In 1842 the Metropolitan Commissioners in Lunacy investigated conditions in which pauper lunatics were kept in England and Wales. In 1844 their report revealed the appalling standards of care for Welsh pauper lunatics.
A group of landed gentry, clergy and businessmen in Denbigh formed a committee and held a meeting at the Denbigh General Infirmary in October 1842 'for the purpose of calling attention of the public to the importance of establishing a hospital for the insane in some central part of North Wales'. (HD/1/288) Local land owner Joseph Ablett of Llanbedr Hall gave 20 acres of land, worth £2,000, on which the hospital was to be built. The committee raised money through public subscriptions which included £50 each from Queen Victoria and Prince Albert.
The building of the hospital commenced in 1844, led by architect Thomas Fulljames with the advice and guidance of Dr. Samuel Hitch. In 1847 an agreement was reached with five of the six counties in North Wales; Denbighshire, Flintshire, Caernarvonshire, Merionethshire and Anglesey, who contributed towards the financing of the project. The hospital opened in October 1848 and was known as the North Wales Counties Lunatic Asylum. During the first 100 years the hospital was managed by the Committee of Visitors which consisted of representatives of the five counties and the Subscribers.
Within the asylum occupation was seen as a therapy and as a result patients were employed in various capacities, both to aid their recovery and also to support the running of the asylum. Females were employed in the kitchen, and laundry and performed various cleaning duties, whilst male patients were employed in gardening and outdoor work, and later in more industrial crafts as workrooms began to develop.
The hospital had its own farm which included herds of pigs and cattle. As well as the production of crops, milk and meat to support the running of the hospital the farm also provided employment opportunities for patients. In 1895 Kings Mill Farm was purchased to add to Parc y Twll Farm. In 1958 the farm was sold, guided by the advice of central government the Board of Control came to the conclusion that asylum farms were no longer appropriate to the needs of a modern hospital.
The hospital regularly suffered from overcrowding and throughout its history a number of extensions were built, and new properties were acquired. In 1862 a new chapel was built with seating for 200 patients, to replace the old chapel rooms on the top floor at the front of the building. In 1865 extensions were built on either side of the back of the building to accommodate a further 150 patients. In 1881 a further extension was built, consisting of a new male wing for 160 patients, a new dining hall to seat 400 and an extension to the chapel which now seated 440. In 1894 to help ease the continued problem of overcrowding it was necessary to rent Glanywern Hall near Llandyrnog to accommodate up to 80 female patients.
In 1897 a temporary annexe to house 100 female patients was built to help ease the overcrowding problem, and building started on a new significant extension which included a new heating system, electric lighting, a new sewage system, and a new water supply. The building programme faced many delays due to disputes with the architects and building contractors who had been hired to carry out the work. By 1905 the extension was fully completed and included a laundry, boiler and engine house, and isolation hospital which opened in 1902, female chronic and epileptic wards which opened in 1903, followed by a male attendant's block, kitchens and dining hall which opened in 1904. By 1905 female staff accommodation, and an administrative block was opened. In 1908 two further blocks were added in 1908 to accommodate 78 male and 74 female patients. These were the final additions to the main building. In the 1920s additional properties were purchased including Gwynfryn house in 1926 to accommodate 25 to 30 females, and Trefeirian house in 1927 to house 20 convalescent males. In 1934 Reception wards opened in Gwynfryn house and the Nurses Home. In 1937 Pool Park Hospital in Ruthin opened, which provided accommodation for 80 patients.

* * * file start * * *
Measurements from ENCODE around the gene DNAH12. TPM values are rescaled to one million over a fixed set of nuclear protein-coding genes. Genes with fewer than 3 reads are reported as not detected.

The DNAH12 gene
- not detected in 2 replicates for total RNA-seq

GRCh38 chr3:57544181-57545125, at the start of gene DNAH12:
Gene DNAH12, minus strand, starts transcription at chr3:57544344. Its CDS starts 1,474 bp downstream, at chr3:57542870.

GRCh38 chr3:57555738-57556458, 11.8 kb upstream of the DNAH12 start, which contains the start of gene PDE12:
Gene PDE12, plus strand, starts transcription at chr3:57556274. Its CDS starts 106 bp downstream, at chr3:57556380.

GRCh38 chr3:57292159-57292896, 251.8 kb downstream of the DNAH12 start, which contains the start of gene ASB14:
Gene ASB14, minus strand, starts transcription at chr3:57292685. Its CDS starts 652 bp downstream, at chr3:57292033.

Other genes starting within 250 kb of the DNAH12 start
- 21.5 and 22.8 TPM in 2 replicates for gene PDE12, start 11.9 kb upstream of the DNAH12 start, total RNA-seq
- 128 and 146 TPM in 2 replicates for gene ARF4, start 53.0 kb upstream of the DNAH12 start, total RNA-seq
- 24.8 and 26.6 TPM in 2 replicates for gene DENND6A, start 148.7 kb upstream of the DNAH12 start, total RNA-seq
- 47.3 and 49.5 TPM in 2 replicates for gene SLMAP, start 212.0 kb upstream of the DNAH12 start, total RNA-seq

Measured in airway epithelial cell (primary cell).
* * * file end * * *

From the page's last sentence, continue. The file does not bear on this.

In 1948 under the National Health Service Act the North Wales Counties Mental Hospital became the North Wales Mental Hospital, and the Committee of Visitors was replaced by a new management structure. The new Committee was given the responsibility for managing the Mental Deficiency Institutions of Coed Du, Broughton, Llwyn View in Dolgellau, Fronfraith and later Garth Angharad and Oakwood Park. Following a visit to the hospital by the Minister of Health, Enoch Powell in October 1960, a national strategy to phase out the old style mental hospitals was announced. Despite plans for its eventual closure the hospital continued to develop, and a training school for nurses was opened in 1969. In 1987, as part of the development of locally based smaller mental health services, a ten year strategy was devised to enable to closure of the hospital, Pool Park was closed in 1991, and the main hospital closed in 1995.
The hospital had several names during its lifetime, when it opened in 1848 it was known as the North Wales Counties Lunatic Asylum. With the passing of the Mental Treatment Act in 1930 the asylum officially became a hospital and was known as the North Wales Counties Mental Hospital. After the establishment of the National Health Service in 1948 the hospital became known as the North Wales Hospital for Nervous and Mental Disorders, and was often referred to as the North Wales Mental Hospital. By the time the hospital closed in 1995 it was known as the North Wales Hospital. Informally the hospital was and is often referred to as the Denbigh Asylum or Denbigh Hospital.